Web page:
15. 15. Field Searching (e.g. search for party name, terms in the case syllabus, for justice who delivered an opinion) University of Connecticut | School of Law www.law.uconn.edu
  16. 16. Index Searching University of Connecticut | School of Law www.law.uconn.edu
  17. 17. Terms & Connectors Searching University of Connecticut | School of Law www.law.uconn.edu
  18. 18. Most Sophisticated method  Search string comprised of “terms” (words or phrases which express the legal concept) and “connectors” (instructions which tell the database how to interpret the terms)  Allows for precise searching  University of Connecticut | School of Law www.law.uconn.edu
  19. 19. University of Connecticut | School of Law www.law.uconn.edu
  20. 20. NOT W/n (rico NOT W/2 puerto) NOT W/sent (market NOT W/SENT share) University of Connecticut | School of Law www.law.uconn.edu
  21. 21. Selecting your terms  It is essential to plan your search before running it using terms & connectors  Write down your key terms; think about synonyms, antonyms, and related concepts that might appear when discussing the issue. University of Connecticut | School of Law www.law.uconn.edu
  22. 22. Grouping with Parentheses (liquor or spirits or alcohol) (Bill w/3 Clinton) OR (George w/3 Bush) University of Connecticut | School of Law www.law.uconn.edu
  23. 23. Processing order: OR is first; Proximity operators (/p, /s, /n) next; AND is processed third; NOT is processed last. University of Connecticut | School of Law www.law.uconn.edu
  24. 24. Word variations: wom*n – women, woman Child! - children, childrens University of Connecticut | School of Law www.law.uconn.edu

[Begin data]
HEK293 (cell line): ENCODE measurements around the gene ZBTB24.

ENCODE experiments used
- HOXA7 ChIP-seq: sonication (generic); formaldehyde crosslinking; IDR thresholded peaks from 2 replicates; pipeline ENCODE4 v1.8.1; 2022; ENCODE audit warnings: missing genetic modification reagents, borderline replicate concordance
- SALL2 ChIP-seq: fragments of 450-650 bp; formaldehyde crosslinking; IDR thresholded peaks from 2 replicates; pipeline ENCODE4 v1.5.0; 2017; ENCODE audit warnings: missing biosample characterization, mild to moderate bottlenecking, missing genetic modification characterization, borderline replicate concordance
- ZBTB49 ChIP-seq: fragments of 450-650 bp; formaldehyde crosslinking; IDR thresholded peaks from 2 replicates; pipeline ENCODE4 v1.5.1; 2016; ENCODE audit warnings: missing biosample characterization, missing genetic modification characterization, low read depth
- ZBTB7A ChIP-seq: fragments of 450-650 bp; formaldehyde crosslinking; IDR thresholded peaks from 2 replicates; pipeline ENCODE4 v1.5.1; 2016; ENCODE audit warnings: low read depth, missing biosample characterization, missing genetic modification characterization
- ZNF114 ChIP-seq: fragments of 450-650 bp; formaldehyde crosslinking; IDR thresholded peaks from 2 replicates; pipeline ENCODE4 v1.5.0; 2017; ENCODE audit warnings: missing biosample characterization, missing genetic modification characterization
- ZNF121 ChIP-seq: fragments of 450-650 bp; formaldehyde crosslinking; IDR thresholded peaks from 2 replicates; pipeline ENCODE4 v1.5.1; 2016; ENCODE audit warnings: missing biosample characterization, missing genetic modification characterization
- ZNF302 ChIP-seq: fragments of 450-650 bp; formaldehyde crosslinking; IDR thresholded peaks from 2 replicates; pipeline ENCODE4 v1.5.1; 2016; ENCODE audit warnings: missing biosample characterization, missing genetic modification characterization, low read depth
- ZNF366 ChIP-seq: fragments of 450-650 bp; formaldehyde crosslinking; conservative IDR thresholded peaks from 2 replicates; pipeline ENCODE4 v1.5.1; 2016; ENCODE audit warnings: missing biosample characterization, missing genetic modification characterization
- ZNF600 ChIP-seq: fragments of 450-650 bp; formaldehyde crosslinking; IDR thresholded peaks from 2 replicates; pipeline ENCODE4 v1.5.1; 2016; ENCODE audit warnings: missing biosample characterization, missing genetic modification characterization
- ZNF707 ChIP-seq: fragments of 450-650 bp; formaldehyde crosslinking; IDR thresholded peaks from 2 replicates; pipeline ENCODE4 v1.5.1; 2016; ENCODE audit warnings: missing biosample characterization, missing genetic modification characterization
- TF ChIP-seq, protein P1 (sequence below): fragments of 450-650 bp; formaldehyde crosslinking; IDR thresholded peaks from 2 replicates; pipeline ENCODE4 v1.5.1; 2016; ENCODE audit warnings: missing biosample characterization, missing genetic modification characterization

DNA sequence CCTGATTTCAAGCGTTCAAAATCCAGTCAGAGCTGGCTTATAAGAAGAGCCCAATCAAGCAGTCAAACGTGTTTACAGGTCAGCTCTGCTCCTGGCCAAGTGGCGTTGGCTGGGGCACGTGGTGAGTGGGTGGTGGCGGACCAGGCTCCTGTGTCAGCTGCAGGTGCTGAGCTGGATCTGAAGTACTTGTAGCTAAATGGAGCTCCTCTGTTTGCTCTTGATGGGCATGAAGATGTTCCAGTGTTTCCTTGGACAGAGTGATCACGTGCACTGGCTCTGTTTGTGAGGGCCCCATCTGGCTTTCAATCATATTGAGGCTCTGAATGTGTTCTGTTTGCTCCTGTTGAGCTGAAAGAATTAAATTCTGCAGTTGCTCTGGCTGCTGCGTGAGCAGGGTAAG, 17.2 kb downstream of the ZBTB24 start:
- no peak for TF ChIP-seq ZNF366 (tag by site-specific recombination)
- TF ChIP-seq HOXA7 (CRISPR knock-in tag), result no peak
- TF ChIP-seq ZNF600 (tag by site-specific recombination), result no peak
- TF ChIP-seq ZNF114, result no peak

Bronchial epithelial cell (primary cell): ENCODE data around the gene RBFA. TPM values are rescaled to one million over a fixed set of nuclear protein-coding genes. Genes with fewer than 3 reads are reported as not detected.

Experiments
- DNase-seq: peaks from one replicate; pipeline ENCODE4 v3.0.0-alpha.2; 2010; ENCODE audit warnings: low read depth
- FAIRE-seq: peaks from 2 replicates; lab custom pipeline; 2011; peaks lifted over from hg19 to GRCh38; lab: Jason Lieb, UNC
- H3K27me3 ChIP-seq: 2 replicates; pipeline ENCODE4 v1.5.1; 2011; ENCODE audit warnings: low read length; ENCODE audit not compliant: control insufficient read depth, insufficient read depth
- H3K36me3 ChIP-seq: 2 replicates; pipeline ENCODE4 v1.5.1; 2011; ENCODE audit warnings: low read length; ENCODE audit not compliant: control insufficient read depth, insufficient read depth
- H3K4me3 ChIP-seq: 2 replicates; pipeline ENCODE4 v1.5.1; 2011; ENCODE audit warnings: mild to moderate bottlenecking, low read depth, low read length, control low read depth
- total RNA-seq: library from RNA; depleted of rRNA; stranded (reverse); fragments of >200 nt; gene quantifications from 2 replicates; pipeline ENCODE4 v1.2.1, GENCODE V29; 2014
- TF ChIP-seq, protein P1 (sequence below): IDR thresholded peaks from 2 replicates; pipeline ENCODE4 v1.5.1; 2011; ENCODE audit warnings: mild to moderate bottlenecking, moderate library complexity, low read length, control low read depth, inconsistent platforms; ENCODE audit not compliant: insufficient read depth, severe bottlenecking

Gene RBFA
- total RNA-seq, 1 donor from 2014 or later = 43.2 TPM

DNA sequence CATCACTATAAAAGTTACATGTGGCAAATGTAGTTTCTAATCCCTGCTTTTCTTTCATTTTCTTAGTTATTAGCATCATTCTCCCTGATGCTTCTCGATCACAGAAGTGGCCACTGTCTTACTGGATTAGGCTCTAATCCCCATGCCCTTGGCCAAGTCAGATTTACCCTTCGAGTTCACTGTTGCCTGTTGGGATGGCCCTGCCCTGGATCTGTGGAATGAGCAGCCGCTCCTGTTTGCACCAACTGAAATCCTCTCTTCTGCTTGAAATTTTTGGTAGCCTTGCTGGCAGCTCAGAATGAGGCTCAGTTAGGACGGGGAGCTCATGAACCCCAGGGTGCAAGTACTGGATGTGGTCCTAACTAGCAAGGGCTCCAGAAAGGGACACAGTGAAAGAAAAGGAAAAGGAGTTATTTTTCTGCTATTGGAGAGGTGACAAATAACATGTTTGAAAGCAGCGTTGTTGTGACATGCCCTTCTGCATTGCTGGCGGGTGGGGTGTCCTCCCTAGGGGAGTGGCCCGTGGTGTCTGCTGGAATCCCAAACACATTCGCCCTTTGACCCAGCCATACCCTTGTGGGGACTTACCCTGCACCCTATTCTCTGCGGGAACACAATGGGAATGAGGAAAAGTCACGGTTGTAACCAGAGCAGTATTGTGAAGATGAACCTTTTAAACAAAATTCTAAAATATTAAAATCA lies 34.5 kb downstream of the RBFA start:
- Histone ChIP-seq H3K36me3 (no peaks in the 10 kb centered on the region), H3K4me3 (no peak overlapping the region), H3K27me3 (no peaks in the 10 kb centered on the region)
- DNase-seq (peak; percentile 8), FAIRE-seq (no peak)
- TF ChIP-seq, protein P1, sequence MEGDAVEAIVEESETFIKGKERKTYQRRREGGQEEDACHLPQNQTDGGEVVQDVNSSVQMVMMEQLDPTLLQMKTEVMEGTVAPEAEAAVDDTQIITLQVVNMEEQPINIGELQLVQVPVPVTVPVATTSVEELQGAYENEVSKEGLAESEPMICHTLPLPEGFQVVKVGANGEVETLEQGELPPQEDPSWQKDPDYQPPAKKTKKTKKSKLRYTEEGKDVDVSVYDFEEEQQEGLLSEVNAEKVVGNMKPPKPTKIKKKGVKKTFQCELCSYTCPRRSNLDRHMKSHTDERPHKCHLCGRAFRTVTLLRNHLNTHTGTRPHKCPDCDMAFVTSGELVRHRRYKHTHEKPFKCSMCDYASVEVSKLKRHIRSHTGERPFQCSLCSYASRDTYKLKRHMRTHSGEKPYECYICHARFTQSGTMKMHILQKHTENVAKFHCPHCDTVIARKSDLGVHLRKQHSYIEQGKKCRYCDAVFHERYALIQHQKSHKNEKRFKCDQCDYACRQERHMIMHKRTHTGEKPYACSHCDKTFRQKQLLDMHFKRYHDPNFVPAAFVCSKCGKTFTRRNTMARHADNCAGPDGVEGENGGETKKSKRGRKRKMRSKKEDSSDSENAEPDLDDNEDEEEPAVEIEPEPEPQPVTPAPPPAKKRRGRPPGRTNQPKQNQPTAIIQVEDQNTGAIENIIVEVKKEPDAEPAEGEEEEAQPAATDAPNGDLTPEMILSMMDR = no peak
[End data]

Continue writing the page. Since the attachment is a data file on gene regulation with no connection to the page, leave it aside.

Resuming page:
25. 25. Too many results?  If available, use filtering features to look for specific terms within your result set.  Consider separating issues.  Rethink your connectors. AND as well as proximity connectors gives more control. University of Connecticut | School of Law www.law.uconn.edu
  26. 26. Too few results?  Make sure terms are spelled correctly  Make sure you've formatted your search to capture alternative words or forms of words  Add additional terms after an OR connector to broaden the search University of Connecticut | School of Law www.law.uconn.edu
  27. 27. Secondary Sources Encyclopedias ALR Nutshells Restatements Form Books Practice Manuals Model Pleadings Jury Verdicts University of Connecticut | School of Law www.law.uconn.edu
  28. 28. Legal Encyclopedia University of Connecticut | School of Law www.law.uconn.edu
  29. 29. University of Connecticut | School of Law www.law.uconn.edu
  30. 30. University of Connecticut | School of Law www.law.uconn.edu
  31. 31. Causes of Action University of Connecticut | School of Law www.law.uconn.edu
  32. 32. Am Jur Trials University of Connecticut | School of Law www.law.uconn.edu
  33. 33. University of Connecticut | School of Law www.law.uconn.edu
  34. 34. Looseleafs The most developed sources of the law  Particularly useful for highly regulated areas of law (Banking, tax, employment law)  Combine statutory, regulatory, case law with comprehensive indexing tools.  Often include forms/checklists.  University of Connecticut | School of Law www.law.uconn.edu
  35. 35. Legal Research Guides Georgetown Washington Connecticut Judicial Branch University of Connecticut | School of Law www.law.uconn.edu
  36. 36. University of Connecticut | School of Law www.law.uconn.edu
  37. 37. University of Connecticut | School of Law www.law.uconn.edu
  38. 38. University of Connecticut | School of Law www.law.uconn.edu
  39. 39.  Final Thoughts:  Discuss with others  Ask for help Use secondary sources!  Always update University of Connecticut | School of Law www.law.uconn.edu
  40. 40. You've got questions? I've (hopefully) got answers! University of Connecticut | School of Law www.law.uconn.edu

×